Ballou's family is immensely wealthy based on old Washington money. Ballou is quite the war hero, fighting in WW2's Pacific Theater and earning his fruit salad the hard way. In a cavalier approach, Ballou never cashed his paychecks because he felt it was his duty to serve America. Ballou retired and then served as Chief of State Police before later declining a bid for governor. Bentley, respecting Ballou, asks how he can assist the retired general. Without stating the obvious, Ballou needs Bentley to hide a $100,000 payout to a blackmailer by creating a corporation and providing various write-offs and losses. The secrecy is to protect both his son and daughter from noticing the withdraw from their eventual lucrative trust. 

By creating the corporation, Bentley learns that Ballou's daughter Francie is a drop-dead knockout that's divorced and flirty. Her brother Winston is a screw-up that dabbles in horse racing and slowly whittles away his trust funds. Upon a return visit to Ballou's house, Bentley tackles an intruder and then notifies the police. The next day, Bentley learns that a former state police officer that Ballou had previously fired had been shot to death. What's interesting is that the dead man's wife shows up to bail out Ballou's intruder from jail. How are these connected? When Bentley discovers that this same woman was married to a doctor eight years earlier, he finds out that the man was murdered as well. Two husbands. Two murders. The link turns out to be way more than Bentley bargained for.

There is a lot to unpack in The House on Q Street, but it's never too convoluted for its own good. I read the novel in nearly one sitting and absolutely loved the pace and the influx of clues as each chapter scurried by. Hunt sometimes floundered in the “literary hack” echelon of crime-noir and espionage writers. But, with these Steve Bentley thrillers, he absolutely nails it every time. Bentley's probing into the murders leads to a missing gun, a mysterious nurse, the General's secrets, and a high-level criminal in Baltimore. Of course, the hero still has time for the Scotch and Ballou's hot daughter.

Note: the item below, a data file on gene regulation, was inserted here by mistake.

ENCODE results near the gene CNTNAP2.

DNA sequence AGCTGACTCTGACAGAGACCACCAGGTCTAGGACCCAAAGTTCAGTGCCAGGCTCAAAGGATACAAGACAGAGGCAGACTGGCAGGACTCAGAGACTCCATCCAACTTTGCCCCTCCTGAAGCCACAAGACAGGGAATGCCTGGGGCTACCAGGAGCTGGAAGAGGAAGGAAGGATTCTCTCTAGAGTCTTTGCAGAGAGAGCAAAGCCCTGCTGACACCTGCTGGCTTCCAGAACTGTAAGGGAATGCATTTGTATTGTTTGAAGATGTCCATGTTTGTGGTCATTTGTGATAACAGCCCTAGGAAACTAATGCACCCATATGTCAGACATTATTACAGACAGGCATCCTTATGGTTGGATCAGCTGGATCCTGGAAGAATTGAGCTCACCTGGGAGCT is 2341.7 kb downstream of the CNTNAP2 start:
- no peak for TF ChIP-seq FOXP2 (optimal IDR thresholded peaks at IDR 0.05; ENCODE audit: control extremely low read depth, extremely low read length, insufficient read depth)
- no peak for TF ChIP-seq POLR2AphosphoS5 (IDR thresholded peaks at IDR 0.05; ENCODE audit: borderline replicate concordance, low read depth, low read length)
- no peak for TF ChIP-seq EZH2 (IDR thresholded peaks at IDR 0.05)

The House on Q Street is another D.C. thriller, complete with a twisty mystery and compelling characters. Steve Bentley remains a competent paperback hero that rubs shoulders with politicians while also digging into their darkened past to expose hidden truths. The combination of romance, intrigue, violence, and scandal makes it an absolute pleasure to read. 

Friday, June 26, 2020

Steve Bentley #02 - End of a Stripper

E. Howard Hunt authored over 70 novels utilizing pseudonyms including David St. John, Gordon Davis, John Baxter and variations of his own name. He also used the name Robert Dietrich to write 12 novels, 10 of them featuring a fictional Washington D.C. tax accountant named Steve Bentley. The character debuted in 1957's Murder on the Rocks and continued with two to three books per year through 1962. In 1999, Hunt revisited the character with one final chapter, Guilty Knowledge. Cutting Edge Books has released several of them as affordable ebooks. I really enjoyed my experience with the series debut and was happy to obtain a digital copy of the second installment, 1959's End of a Stripper.

The story begins with Bentley entertaining an old war buddy at a swanky strip-club called Chanteclair. It's here where Bentley first sets eyes on a gorgeous Scandinavian stripper named Linda Lee. Enthralled with the woman, Bentley notices that a shady man is taking quick, discreet photos of Lee. After a few minutes, the man is assaulted by two bouncers and hauled outside. Right before his exit, the man furtively slides his camera into Bentley's pocket. After the show, Bentley has a private-eye friend analyze the photos only to determine they are just poorly lit, poorly planned shots of Lee. But, Bentley learns the man taking the photos was a bottom-shelf private-eye named Mousey found murdered in a nearby warehouse. After Bentley is visited with threats to return the camera, the narrative accelerates to furious pace under Hunt's talented writing skills.